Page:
What does it take to become flexible like a gymnast ? The short answer is hard and smart work. Flexibility training is absolutely vital in your life. It improves mobility, prevents injuries, maximizes the strength of all joint movements, improves posture by balancing the tension, reduces stress in the exercising muscles. Generally, it improves the performance of everyday activities.

If all you are after is a nice physique and general health, dedicated limbering sessions before and after your workouts might be all you need. But, if you want to stand out from the crowd or you think of flexibility in terms of gymnastics skills, diving, or ballet dancing, you’ll need to take your stretching to another level, and for this, a few sets of 30 seconds hold after your session won’t be enough. Planche, V-Sit, Press to Handstand or even basic handstand will require from you dedicated stretching sessions.



The only way to find out how far you can get is to start stretching. Saying this, there’s a reason why, to be very good at gymnastics or contortion, you absolutely have to start as a very young kid. Part of flexibility involves influencing how the joints themselves take shape.

The body becomes adapted, quite literally optimized, at a structural level during this process, and that takes time to say nothing of other variables that work against you as you get older. (eg. less elastic ligaments, tendons, increased muscle tone.)

So if you are, let’s say 40, and you don’t have some genetic abnormality in your connective tissue (hypermobility), you may never reach the extreme flexibility limits of top-level gymnasts.

Saying this, it does not mean you can’t get really good at this. Splits, pancake, full pike or bridge are all possible and well within your reach. Persistence, exceptional work ethic and smart approach may yield excellent results.


While a man can have the same potential for flexibility as any female, differences in muscle mass, bone structure, and chemical make-up, mean that it is generally easier for women to achieve a certain level of flexibility or range of motion.

State of Mind

Don’t write it off ! Like anything, if your attention is divided, the results are diminished. Your focus, or if you prefer a degree of mindset plays here a very important role.


The goal of stretching is not only to improve flexibility through lengthening the tissue. It’s also very important to create appropriate CNS adaptation. In CNS adaptation, your central nervous system learns to allow a greater range of motion before it reflexively contracts the muscles to prevent damage.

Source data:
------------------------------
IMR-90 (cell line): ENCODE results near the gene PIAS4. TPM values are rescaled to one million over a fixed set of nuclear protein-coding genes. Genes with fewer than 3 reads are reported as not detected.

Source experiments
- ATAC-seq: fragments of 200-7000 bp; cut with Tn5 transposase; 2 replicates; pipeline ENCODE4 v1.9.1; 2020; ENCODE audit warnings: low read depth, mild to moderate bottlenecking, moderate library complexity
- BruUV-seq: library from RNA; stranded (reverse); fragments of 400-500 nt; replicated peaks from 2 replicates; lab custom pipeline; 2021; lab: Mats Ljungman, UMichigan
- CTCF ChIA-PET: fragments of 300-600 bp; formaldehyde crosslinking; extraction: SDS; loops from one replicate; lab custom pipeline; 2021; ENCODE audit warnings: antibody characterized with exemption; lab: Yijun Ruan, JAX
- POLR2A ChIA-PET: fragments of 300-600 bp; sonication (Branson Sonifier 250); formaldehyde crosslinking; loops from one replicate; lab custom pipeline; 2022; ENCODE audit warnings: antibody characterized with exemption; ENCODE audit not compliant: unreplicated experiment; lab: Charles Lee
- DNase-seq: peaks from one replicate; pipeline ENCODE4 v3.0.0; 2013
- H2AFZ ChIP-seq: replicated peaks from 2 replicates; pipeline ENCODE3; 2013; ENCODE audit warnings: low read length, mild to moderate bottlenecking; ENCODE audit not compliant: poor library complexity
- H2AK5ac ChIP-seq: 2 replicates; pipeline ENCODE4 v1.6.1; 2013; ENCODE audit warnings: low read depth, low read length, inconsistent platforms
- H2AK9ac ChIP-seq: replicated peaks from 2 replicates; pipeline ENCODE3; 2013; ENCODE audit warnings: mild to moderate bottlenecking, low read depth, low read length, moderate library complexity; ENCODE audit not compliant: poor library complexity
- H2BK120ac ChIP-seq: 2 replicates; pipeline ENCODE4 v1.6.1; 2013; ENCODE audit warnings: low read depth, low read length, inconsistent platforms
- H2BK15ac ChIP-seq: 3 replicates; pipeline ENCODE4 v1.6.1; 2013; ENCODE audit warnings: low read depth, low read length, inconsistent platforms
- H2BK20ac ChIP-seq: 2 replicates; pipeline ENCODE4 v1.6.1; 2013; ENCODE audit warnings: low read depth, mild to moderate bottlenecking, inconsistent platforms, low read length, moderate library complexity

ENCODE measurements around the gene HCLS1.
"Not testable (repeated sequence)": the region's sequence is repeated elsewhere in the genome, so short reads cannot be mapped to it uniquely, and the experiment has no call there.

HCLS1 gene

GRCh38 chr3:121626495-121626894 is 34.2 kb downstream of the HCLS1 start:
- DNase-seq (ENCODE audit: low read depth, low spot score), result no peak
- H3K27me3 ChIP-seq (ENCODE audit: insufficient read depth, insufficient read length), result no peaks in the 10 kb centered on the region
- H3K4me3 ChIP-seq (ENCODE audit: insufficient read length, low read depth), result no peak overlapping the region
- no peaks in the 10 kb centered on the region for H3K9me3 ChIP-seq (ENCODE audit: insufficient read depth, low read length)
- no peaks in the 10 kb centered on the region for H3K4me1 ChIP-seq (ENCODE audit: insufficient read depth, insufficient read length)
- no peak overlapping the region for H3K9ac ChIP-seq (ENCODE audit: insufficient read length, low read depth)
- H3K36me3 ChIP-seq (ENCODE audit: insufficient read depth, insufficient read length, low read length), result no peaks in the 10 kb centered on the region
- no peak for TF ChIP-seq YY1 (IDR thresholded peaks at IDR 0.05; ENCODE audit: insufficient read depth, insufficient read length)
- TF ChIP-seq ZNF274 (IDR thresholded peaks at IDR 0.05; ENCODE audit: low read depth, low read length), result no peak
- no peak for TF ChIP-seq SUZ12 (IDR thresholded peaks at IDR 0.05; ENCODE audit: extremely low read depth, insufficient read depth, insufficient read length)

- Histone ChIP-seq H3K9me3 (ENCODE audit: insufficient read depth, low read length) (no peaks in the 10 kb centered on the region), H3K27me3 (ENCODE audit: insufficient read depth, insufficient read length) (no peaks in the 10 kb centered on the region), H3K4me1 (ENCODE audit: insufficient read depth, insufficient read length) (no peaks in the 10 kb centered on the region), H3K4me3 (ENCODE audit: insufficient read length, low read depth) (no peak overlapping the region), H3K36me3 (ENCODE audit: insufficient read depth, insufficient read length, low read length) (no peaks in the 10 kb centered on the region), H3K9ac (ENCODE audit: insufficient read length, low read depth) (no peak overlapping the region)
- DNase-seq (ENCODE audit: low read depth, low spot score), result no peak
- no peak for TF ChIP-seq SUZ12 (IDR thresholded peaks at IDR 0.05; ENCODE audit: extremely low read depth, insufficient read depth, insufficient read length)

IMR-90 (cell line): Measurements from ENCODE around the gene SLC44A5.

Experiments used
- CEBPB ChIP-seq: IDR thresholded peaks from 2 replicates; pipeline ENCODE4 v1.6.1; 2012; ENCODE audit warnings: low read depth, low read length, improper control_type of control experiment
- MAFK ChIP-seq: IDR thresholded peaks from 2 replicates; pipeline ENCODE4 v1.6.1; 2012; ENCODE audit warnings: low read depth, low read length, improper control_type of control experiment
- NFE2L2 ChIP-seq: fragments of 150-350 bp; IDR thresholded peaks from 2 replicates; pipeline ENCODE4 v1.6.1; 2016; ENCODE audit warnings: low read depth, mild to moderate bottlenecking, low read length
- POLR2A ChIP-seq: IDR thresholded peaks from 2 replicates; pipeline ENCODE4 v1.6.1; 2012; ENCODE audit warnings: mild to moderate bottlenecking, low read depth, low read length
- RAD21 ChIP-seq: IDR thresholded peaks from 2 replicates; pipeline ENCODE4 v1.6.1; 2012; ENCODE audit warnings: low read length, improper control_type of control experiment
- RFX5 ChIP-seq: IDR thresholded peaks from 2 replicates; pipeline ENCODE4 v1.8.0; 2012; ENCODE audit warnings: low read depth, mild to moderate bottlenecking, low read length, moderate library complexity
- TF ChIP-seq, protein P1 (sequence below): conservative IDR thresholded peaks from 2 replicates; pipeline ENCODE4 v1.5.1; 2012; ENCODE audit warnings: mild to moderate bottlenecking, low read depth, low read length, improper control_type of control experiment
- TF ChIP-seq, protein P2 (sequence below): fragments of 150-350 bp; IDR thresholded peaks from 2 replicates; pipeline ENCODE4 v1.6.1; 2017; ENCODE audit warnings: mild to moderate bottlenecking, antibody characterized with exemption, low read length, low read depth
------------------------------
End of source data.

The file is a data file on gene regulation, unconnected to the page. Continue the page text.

One way to make your nervous system relax your muscles is not to push too hard and progress through your routine slowly. By gradually increasing ranges of motion, you prove to your CNS that the stretch is safe.

CNS adaptation can also be efficiently trained with PNF stretching. PNF can be done much more frequently as it does not damage the tissues very much.


extreme flexibility - flexible gymnast

There are many ways to stretch your muscles. Weighted mobility drills, dynamic, active, passive and static stretches are equally important for beginners and advanced trainees. Passive and active stretches are often used interchangeably and mean the same thing. However, some people make a distinction between the two.

If you don’t have a lot of experience, you should be very careful with advanced ballistic stretches. You can easily injure yourself if you don’t know what you are doing. Other ways to get flexible include isometric stretching and PNF stretching.

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How Often Should You Train Flexibility ?

In my experience, 3-4 dedicated stretch sessions a week, combined together with frequent limbering throughout a day is the absolute minimum goal to yield advanced results. Beginners might have to start with 1 or 2 hard sessions a week to allow adequate recovery, while still performing daily limbering routines. Depending on your goals a dedicated session can take from 30min to 1.5 hour.

Light mobilization throughout every day is absolutely essential, especially for people with sedentary kind of jobs. Doing 1-3 stretch workouts a week combined with 8-10 hours of every day sitting in the chair is often enough to set you back with enough stiffness to hinder your progress.

Try to stand up from your chair or take a break from not so active activity as often as you can and perform light mobility drills or hold essential stretch positions for a short amount of time (10-30 seconds).

Since your body won’t be warmed up for these short bouts of mobility, judging intensity and not forcing excessive depth is absolutely crucial here. The goal here is to keep this session as a recovery bout. So keep it light and do not treat it as a workout.

Warm Up

Just because you can move your muscle to its limit without warming up, It doesn’t mean it is ready for a proper stretching routine. Even though it is a part of a warm-up, stretching itself is not warming up! Before you start your dedicated flexibility workout, you will need to raise your core body temperature and gently increase the stretching intensity. Otherwise, you risk causing damage to connective tissues which will make you sore and even stiffer than before.